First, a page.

A 10 year (2011-2021) systematic review of teen dating violence prevention programs

Quinones, Cristina and Navarro, Alexander (2022). A 10 year (2011-2021) systematic review of teen dating violence prevention programs. Journal of Injury and Violence Research, 14(3)

DOI: https://doi.org/10.5249/jivr.v14i3.1739


Background: Teen dating violence (TDV) refers to the physical, sexual and/or psychological violence that takes place within a romantic relationship amongst teenagers. TDV has devastating consequences for the victims, particularly for young women, who also experience increased risk of relationship violence in their adulthood. In view of this, the implementation of effective TDV prevention programs has the potential to tackle both TDV and contribute to eradicate gender-based violence. The aim of this study was to conduct a systematic review examining the effectiveness of the TDV programs published during the last decade (2011-2021).

Method: From the 1143 studies identified through the database searches, 28 met the inclusion criteria: 10-18 years old; experimental, or quasi-experimental with control group; examining knowledge, attitudes and/or TDV behavior indicators; 2011-2021.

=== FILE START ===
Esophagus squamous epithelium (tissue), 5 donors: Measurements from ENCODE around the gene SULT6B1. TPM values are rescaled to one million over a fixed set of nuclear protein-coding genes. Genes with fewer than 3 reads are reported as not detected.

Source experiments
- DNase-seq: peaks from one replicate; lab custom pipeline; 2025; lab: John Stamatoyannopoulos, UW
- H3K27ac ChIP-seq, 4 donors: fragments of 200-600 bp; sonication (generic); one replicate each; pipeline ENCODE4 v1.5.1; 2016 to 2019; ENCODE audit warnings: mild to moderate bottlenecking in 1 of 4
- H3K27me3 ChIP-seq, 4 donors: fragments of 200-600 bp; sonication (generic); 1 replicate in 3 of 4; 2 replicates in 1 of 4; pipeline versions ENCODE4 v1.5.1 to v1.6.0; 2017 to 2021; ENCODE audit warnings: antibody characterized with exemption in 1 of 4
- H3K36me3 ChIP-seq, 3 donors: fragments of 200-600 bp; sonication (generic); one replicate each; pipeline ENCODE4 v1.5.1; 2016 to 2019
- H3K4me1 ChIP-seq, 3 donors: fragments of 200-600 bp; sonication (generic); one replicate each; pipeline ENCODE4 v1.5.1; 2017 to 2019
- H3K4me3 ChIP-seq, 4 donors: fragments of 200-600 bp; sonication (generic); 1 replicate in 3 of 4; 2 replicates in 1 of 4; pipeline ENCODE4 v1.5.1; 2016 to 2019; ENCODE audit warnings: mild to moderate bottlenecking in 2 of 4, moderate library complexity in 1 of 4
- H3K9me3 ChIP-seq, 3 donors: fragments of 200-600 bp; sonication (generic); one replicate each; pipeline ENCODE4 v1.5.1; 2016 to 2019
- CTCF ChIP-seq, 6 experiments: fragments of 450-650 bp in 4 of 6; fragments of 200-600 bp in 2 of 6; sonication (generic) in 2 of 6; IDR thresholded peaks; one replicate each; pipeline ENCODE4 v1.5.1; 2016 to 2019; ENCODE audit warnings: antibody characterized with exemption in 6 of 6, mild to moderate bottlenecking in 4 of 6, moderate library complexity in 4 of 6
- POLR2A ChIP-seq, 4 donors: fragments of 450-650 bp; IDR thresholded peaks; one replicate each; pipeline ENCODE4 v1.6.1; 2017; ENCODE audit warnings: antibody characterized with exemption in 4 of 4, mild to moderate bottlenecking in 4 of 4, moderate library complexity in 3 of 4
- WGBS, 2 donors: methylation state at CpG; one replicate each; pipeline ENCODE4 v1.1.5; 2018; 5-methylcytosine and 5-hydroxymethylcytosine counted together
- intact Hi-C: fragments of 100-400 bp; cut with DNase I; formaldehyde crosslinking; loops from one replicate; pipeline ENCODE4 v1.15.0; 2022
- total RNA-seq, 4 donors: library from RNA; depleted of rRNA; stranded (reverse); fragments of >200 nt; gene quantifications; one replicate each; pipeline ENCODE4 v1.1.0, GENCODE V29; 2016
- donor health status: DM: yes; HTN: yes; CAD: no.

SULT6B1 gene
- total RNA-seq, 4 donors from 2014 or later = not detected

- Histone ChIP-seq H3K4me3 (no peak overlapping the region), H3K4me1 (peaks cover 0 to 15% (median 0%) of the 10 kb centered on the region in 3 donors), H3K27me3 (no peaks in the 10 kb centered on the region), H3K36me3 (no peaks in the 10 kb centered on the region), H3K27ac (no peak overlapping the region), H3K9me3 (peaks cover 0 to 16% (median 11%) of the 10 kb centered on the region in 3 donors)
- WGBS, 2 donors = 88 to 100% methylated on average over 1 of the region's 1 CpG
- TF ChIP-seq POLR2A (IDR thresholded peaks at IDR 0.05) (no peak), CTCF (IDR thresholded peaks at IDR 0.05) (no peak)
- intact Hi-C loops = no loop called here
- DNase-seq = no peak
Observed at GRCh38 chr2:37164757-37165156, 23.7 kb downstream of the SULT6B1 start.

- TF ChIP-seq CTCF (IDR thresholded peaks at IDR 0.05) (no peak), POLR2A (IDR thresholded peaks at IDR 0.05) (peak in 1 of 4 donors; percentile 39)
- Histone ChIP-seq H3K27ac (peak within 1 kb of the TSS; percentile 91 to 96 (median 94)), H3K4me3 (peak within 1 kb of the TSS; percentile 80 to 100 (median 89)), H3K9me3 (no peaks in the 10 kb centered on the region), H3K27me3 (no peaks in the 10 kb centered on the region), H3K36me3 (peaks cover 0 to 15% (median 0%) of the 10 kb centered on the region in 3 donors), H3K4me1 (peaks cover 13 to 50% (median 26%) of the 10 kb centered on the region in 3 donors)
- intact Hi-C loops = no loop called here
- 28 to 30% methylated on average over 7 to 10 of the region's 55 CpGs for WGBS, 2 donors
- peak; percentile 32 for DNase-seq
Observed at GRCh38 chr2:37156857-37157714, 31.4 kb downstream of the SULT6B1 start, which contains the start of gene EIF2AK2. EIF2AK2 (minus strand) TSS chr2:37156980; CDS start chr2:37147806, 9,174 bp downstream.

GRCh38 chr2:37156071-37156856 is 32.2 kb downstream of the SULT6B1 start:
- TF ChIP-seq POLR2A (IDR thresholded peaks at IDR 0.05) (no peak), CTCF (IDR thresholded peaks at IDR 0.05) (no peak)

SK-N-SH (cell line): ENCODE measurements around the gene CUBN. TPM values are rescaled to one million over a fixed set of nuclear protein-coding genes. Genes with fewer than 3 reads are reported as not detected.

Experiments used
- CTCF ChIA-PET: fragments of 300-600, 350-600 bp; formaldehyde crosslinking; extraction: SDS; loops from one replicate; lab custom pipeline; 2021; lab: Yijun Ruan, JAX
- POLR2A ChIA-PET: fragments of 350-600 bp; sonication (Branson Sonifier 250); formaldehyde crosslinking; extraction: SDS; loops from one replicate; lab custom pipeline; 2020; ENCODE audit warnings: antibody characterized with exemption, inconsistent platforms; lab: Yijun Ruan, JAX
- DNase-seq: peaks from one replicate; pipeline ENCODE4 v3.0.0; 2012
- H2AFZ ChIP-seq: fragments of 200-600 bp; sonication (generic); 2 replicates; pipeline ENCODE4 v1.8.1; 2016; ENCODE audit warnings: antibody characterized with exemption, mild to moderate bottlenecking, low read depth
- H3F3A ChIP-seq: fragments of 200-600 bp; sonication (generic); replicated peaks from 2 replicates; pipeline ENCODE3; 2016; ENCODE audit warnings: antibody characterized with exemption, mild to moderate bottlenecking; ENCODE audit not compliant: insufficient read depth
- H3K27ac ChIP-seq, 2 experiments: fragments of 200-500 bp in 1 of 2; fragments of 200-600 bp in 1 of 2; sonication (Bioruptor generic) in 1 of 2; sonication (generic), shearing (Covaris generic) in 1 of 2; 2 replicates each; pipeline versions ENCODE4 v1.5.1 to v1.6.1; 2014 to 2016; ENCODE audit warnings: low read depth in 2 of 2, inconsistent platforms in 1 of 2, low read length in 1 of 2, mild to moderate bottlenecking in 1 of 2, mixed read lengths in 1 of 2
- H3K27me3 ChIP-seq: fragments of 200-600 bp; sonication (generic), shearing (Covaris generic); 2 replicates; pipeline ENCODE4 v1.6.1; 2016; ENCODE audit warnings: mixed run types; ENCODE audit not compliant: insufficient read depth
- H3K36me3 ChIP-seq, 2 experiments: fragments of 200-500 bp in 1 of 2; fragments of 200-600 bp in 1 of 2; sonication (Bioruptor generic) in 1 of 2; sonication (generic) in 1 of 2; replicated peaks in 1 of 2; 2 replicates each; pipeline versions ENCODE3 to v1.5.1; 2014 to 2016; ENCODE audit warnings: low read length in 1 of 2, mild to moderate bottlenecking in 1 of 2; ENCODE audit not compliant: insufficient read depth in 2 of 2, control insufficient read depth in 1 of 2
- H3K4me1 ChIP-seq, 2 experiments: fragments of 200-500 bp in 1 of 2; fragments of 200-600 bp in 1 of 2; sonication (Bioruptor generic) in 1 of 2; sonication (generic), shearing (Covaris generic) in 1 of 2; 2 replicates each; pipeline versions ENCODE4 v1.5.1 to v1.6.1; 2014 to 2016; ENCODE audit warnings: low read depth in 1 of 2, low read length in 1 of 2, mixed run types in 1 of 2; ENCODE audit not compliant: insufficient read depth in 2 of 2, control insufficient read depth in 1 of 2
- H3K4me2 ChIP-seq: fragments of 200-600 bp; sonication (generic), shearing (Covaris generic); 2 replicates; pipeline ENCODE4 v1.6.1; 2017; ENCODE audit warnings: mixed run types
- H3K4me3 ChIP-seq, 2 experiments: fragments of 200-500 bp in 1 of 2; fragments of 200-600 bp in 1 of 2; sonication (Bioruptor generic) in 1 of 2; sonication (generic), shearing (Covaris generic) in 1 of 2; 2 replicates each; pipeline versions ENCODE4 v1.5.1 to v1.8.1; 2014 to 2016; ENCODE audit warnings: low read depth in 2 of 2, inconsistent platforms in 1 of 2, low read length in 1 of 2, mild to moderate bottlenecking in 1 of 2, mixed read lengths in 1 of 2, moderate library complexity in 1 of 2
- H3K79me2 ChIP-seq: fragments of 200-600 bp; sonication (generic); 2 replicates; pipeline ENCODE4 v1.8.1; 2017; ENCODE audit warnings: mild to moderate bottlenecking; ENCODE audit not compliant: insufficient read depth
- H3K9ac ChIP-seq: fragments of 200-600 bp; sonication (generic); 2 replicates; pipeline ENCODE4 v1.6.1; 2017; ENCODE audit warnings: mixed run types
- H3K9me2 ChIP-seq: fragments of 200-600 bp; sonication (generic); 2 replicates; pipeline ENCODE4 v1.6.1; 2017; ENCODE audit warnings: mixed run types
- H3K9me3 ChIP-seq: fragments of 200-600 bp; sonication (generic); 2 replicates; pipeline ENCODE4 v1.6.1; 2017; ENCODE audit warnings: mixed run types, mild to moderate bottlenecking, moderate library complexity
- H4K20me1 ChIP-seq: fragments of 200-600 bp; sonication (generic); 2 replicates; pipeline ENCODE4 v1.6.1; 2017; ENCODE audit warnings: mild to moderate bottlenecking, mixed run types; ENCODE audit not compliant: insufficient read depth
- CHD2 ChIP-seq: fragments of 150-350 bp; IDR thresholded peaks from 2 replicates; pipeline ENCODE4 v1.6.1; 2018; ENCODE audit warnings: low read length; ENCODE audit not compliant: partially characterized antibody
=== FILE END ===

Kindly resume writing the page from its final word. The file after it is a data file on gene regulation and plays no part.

Results: Although there were still many programs focused on changing knowledge and attitudes only, we found an increase in the number of studies examining TDV behavioral indicators. A modest improvement in the quality of the programs in terms of their ability to modify the desired TDV behaviors was detected, yet resistance to change was still observed.

Conclusions: Effective programs met many of the requirements specified by the gender transformative programme literature (time-intensive, multilevel, multicomponent skill development approaches). Nonetheless, we identified some brief, creative and effective interventions worth implementing given their cost-efficacy.

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